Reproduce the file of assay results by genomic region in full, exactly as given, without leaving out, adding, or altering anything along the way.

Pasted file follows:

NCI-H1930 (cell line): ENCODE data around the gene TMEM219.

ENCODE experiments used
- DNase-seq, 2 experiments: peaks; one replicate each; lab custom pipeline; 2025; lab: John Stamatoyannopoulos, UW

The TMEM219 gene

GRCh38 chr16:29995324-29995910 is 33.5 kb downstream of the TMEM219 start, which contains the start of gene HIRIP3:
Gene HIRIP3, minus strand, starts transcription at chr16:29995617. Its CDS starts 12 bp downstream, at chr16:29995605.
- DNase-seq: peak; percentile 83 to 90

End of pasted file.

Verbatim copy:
NCI-H1930 (cell line): ENCODE data around the gene TMEM219.

ENCODE experiments used
- DNase-seq, 2 experiments: peaks; one replicate each; lab custom pipeline; 2025; lab: John Stamatoyannopoulos, UW

The TMEM219 gene

GRCh38 chr16:29995324-29995910 is 33.5 kb downstream of the TMEM219 start, which contains the start of gene HIRIP3:
Gene HIRIP3, minus strand, starts transcription at chr16:29995617. Its CDS starts 12 bp downstream, at chr16:29995605.
- DNase-seq: peak; percentile 83 to 90